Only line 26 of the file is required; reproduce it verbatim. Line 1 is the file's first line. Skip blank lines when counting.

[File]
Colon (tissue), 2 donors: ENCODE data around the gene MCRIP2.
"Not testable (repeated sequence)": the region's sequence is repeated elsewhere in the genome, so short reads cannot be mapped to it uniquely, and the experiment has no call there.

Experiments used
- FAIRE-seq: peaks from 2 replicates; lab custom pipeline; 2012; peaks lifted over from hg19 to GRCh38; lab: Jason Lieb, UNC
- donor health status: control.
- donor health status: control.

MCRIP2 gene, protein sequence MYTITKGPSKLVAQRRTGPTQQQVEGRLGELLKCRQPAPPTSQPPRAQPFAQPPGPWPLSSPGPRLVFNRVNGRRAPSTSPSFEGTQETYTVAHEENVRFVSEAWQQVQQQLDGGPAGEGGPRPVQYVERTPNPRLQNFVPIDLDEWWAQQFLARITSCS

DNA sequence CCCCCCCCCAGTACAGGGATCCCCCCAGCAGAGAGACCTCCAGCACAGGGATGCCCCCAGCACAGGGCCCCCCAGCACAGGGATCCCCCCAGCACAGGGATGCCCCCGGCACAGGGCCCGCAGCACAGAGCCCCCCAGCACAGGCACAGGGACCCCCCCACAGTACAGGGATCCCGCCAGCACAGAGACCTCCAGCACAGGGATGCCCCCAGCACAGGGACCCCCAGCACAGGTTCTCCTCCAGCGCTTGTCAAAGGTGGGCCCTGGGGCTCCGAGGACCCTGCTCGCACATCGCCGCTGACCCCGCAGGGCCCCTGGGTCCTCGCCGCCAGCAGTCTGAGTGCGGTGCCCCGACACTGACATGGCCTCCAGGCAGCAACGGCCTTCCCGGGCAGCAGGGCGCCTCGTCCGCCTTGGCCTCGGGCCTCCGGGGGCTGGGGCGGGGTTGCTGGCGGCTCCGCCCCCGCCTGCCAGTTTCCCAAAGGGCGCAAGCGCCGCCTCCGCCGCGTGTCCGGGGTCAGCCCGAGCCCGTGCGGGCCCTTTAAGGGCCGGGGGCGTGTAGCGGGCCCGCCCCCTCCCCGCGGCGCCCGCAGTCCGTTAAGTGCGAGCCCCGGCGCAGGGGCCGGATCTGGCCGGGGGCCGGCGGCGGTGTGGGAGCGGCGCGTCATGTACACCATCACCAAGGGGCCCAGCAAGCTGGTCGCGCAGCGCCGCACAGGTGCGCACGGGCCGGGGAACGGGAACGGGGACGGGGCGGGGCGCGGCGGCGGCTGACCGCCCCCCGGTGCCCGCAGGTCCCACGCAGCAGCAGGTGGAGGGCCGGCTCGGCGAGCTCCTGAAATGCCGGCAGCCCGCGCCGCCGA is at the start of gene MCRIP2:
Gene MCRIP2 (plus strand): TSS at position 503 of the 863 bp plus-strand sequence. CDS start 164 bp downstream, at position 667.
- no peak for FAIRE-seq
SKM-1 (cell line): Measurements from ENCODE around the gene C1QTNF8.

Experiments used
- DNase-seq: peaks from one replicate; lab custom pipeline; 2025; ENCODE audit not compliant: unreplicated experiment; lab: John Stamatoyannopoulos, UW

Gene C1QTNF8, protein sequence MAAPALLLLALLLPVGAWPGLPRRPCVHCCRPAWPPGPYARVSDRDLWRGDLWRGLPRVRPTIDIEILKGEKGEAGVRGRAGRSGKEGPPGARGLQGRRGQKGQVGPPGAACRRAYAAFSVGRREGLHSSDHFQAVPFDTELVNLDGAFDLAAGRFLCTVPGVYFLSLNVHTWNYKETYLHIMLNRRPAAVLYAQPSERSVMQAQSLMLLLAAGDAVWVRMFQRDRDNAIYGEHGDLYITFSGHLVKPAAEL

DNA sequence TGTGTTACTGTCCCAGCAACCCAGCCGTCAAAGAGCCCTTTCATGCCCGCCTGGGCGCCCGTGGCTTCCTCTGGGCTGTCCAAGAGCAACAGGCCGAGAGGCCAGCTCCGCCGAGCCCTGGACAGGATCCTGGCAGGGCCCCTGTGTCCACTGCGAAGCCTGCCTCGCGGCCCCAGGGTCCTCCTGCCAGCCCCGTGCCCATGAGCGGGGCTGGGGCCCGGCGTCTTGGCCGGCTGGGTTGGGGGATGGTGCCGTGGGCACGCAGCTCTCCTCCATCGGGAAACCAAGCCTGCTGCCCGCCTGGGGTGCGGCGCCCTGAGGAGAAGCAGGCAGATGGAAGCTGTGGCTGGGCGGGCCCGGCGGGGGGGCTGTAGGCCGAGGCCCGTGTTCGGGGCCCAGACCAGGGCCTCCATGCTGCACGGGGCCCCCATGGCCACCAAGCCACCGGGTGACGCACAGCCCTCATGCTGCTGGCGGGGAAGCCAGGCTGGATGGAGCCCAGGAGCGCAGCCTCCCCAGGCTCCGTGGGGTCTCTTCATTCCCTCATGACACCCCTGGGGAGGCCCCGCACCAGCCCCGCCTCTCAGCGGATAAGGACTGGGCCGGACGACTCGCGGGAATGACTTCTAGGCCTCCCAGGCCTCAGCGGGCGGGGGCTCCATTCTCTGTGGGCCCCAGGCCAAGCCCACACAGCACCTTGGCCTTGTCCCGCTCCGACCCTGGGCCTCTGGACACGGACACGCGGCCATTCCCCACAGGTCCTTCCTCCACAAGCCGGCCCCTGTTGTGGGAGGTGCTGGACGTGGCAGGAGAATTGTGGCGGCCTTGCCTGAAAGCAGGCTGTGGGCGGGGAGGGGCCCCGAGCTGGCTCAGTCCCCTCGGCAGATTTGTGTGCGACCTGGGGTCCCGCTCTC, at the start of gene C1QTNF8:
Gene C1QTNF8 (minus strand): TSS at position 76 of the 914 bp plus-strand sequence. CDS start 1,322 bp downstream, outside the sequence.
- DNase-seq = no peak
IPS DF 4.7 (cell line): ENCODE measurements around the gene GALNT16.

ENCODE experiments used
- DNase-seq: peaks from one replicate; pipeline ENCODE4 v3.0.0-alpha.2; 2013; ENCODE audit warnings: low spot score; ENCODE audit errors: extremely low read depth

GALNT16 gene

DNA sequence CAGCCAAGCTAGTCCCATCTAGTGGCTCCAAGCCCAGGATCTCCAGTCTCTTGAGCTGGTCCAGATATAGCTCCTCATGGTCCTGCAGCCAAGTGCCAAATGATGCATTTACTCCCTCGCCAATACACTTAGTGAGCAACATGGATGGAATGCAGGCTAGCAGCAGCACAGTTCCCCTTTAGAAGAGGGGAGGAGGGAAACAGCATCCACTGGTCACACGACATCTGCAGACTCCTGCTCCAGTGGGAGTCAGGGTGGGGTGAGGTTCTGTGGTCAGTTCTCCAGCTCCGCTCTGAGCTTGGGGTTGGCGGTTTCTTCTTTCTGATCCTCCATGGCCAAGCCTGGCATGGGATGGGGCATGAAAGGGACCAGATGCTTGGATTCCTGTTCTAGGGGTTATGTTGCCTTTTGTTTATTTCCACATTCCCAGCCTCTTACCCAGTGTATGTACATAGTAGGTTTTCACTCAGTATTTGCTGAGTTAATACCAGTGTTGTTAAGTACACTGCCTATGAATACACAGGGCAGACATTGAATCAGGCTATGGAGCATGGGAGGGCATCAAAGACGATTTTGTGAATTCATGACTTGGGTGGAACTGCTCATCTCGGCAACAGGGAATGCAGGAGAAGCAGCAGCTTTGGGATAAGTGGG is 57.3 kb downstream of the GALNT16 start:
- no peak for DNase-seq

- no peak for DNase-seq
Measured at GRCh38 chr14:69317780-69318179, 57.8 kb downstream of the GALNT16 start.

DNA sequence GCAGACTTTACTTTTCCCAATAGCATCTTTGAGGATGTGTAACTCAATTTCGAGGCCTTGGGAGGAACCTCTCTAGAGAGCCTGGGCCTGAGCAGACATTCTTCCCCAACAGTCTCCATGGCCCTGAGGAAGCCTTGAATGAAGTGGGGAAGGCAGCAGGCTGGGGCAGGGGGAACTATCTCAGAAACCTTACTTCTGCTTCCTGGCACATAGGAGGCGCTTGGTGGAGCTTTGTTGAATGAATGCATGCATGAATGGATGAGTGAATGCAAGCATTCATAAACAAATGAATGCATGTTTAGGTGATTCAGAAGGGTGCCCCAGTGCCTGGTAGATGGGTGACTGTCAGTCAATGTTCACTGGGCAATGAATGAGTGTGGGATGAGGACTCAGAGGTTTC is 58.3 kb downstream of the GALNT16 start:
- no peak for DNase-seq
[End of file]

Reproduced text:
DNA sequence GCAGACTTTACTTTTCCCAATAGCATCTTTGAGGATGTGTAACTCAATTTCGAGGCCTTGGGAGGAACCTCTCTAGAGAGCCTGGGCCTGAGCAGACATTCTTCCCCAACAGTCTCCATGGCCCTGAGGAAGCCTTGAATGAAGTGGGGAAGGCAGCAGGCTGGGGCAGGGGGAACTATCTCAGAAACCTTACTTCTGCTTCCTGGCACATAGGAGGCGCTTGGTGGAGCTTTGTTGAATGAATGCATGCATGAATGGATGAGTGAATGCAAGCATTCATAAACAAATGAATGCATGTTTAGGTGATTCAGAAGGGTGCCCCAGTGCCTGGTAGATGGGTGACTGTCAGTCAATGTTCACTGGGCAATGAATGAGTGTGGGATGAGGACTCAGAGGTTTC is 58.3 kb downstream of the GALNT16 start: